Did you know more than 10,000 westerners from the US, Canada, UK, Australia, South Africa and New Zealand are teaching in Korea now?
South Korea, the Land of the Morning Calm has long been one of the most popular and liked places to teach English overseas. The language is being deeply promoted as a standard for higher education, in the workforce and for job sectors as well. These all are together giving growth to a rising number of organizations teaching English in Korea.
Apart from the lucrative ESL/EFL teaching opportunities, South Korea is the home to some of the best food in the world. Be it Seoul’s busy city sidewalks or neon-lit nights, South Korea offers a great career opportunity for TEFL certified people.
So, why South Korea’s a great place to live and work?
The major reasons are ---
Research shows South Korea is one of the safest countries in the world when it comes to violent crime rates.
What Are The Different Types of Teaching Jobs in South Korea?
In South Korea, not all teaching jobs are formed identically.
EPIK stands for English Program in Korea and is sponsored by the Korean government. Usually, it places teachers in public schools throughout the country. The work hours are 22 hours of actual teaching and 40 hours a week. A TEFL/TESOL certification is required.
Here, you will teach English to elementary-aged kids throughout after-school classes (15 hr/week). You have to be a currently enrolled university or college student. It is being required to teach for a minimum of 6 months.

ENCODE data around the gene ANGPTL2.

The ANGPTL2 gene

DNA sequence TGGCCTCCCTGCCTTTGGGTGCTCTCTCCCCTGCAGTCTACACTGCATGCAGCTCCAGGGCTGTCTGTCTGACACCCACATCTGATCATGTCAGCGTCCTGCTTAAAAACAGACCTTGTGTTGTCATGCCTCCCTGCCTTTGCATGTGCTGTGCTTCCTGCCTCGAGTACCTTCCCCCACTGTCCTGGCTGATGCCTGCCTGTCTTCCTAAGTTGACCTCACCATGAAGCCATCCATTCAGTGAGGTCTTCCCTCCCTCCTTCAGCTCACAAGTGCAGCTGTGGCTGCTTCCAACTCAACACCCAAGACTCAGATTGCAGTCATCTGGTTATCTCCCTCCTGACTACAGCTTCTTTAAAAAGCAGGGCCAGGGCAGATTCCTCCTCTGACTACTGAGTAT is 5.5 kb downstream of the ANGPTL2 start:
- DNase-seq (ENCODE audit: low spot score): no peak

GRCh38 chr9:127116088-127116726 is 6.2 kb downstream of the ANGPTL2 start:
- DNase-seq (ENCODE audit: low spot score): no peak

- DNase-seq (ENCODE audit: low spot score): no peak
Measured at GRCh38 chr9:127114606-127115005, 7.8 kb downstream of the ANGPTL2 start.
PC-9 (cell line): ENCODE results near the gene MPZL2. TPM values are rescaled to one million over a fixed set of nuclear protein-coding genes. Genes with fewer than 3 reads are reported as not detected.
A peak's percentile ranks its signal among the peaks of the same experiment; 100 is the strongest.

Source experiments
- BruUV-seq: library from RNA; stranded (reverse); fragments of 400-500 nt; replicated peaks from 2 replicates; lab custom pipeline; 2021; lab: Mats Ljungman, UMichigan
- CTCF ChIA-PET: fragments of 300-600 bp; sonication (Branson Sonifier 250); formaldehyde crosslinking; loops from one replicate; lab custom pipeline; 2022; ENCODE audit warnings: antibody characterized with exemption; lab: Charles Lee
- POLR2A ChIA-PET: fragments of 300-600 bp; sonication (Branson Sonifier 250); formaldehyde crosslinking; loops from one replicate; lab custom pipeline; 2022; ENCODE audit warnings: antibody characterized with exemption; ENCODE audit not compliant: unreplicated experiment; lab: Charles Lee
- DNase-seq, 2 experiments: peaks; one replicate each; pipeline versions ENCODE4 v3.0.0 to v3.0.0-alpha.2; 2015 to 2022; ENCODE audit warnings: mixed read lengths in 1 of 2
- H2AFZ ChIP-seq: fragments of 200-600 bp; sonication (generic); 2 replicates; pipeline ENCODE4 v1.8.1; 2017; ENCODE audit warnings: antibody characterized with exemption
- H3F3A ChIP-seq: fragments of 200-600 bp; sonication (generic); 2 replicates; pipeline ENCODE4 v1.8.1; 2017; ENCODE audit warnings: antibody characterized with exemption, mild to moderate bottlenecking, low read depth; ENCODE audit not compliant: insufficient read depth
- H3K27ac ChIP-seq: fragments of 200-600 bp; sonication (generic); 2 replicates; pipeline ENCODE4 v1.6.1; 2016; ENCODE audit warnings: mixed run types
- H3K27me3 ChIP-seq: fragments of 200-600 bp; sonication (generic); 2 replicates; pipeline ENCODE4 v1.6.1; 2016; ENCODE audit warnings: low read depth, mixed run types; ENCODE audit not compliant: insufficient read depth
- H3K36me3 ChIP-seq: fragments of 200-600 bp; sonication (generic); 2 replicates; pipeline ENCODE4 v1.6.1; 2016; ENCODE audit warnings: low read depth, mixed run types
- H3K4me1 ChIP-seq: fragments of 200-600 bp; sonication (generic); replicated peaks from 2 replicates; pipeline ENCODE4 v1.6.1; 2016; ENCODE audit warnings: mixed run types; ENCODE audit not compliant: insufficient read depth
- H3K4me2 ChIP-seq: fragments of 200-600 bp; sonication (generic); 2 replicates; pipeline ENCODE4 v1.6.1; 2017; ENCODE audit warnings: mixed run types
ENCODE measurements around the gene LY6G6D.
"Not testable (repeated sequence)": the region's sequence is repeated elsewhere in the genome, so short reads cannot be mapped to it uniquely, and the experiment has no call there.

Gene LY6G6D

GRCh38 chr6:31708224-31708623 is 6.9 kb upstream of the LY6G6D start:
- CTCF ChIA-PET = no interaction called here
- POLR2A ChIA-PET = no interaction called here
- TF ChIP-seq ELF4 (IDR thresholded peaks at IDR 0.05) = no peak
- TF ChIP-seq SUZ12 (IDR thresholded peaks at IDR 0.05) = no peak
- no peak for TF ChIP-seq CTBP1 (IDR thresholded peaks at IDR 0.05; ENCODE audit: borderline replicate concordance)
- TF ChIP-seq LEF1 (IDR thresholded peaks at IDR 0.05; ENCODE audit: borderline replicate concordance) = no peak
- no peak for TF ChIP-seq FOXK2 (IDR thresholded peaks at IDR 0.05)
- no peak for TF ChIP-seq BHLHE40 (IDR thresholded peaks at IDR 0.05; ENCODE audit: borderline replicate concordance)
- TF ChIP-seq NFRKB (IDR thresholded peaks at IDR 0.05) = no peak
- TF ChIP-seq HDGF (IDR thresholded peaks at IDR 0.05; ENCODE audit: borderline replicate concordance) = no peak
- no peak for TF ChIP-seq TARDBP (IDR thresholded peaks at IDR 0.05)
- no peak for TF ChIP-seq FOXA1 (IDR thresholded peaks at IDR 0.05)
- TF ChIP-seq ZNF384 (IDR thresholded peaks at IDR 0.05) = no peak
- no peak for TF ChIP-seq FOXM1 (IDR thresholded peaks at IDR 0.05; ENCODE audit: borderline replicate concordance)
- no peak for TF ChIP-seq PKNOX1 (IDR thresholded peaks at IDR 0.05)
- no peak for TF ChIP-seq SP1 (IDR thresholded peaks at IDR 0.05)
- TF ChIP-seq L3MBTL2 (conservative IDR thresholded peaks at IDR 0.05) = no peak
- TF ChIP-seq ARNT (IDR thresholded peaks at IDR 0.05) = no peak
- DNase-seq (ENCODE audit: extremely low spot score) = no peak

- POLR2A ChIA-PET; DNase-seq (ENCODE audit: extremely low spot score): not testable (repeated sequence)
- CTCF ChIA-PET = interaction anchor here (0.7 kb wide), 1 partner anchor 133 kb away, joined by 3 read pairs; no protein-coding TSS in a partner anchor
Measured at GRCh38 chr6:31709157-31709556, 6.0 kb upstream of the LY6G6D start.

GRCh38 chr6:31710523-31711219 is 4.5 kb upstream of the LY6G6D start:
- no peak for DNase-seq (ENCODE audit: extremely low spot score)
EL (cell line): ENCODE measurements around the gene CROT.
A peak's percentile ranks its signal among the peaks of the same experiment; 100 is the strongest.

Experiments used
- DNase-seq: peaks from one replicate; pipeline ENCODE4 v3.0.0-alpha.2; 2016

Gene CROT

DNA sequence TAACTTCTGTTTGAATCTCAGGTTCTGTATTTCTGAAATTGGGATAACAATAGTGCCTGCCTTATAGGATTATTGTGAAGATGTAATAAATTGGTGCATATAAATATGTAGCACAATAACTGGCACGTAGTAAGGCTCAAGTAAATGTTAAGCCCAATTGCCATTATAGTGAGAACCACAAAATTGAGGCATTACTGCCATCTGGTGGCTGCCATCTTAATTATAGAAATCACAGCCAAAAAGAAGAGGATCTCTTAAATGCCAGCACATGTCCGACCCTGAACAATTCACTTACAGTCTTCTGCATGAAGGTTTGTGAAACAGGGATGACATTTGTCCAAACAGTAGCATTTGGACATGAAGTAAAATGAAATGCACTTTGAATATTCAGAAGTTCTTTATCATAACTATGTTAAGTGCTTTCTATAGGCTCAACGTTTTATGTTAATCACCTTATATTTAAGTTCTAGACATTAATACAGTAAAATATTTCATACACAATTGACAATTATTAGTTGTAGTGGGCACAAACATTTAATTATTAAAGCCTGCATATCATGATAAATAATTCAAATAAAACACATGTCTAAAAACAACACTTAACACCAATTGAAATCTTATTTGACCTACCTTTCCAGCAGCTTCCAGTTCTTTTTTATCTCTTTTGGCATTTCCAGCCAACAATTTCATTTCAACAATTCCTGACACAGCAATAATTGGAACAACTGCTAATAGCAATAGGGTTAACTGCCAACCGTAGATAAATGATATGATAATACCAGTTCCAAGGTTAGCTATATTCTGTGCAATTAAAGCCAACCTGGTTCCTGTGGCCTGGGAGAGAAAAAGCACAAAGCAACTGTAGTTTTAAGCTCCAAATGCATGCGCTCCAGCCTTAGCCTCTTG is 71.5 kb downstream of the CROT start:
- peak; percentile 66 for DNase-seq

GEPIK stand for the Gyeonggi-do school division’s English teaching program. Just like EPIK and SMOE Korea, works with GEPIK are government agreements. Teachers work at one base school in Seoul’s “satellite” cities. A TEFL/TESOL certification is required.
SMOE stands for Seoul Metropolitan Office of Education. It’s basically a teaching program that is highly sought-after as jobs are situated in the lively capital city. The program aims to have a native English speaker in every public school. A TESOL or TEFL or English teaching certificate is needed.
Other Common ESL Jobs in Korea
Well, apart from the above-mentioned ones, there are numerous ESL/EFL job opportunities in the ESL market. Besides, teaching English in South Korea also consist of educating learners at various private language schools, teaching classes at universities, corporate in-house language programs and tutoring business people as well as adults one-on-one.
Many full-time instructors also teach part-time but private education is illegal in Korea.
How to find and land jobs?
Usually, recruiters control most of the market!
Requirements to Teach in South Korea
Well, the easiest answer to this question would be – it depends on a few factors. Here are the basic requirements to teach in South Korea ---
Nevertheless, the cost of living is somewhat higher than South Korea’s Asian equals like China or Vietnam. Also, if you live in a bigger city, the cost can get a bit more luxurious too. Seoul, Bucheon and Busan offer some of the most popular locations for English teachers in South Korea.
However, before just applying, try to understand the difference between a private school (Hagwon) or a public school can be your choice. Hagwons generally don’t offer as many holidays off. Hence, before making your decision, it is very important to recognize the pros and cons of both private and public Korean schools.
The best times to find English teaching jobs in South Korea are in February, August, May and November.
The Bottom Line
Education is a MASSIVE deal in South Korea. Also, speaking Korean isn’t necessary for job purposes but very limited knowledge of Hangul (Korean language) is certainly helpful. For newbies, having a TEFL certification (120 hours minimum) is a basic requirement for all public-school position requirements.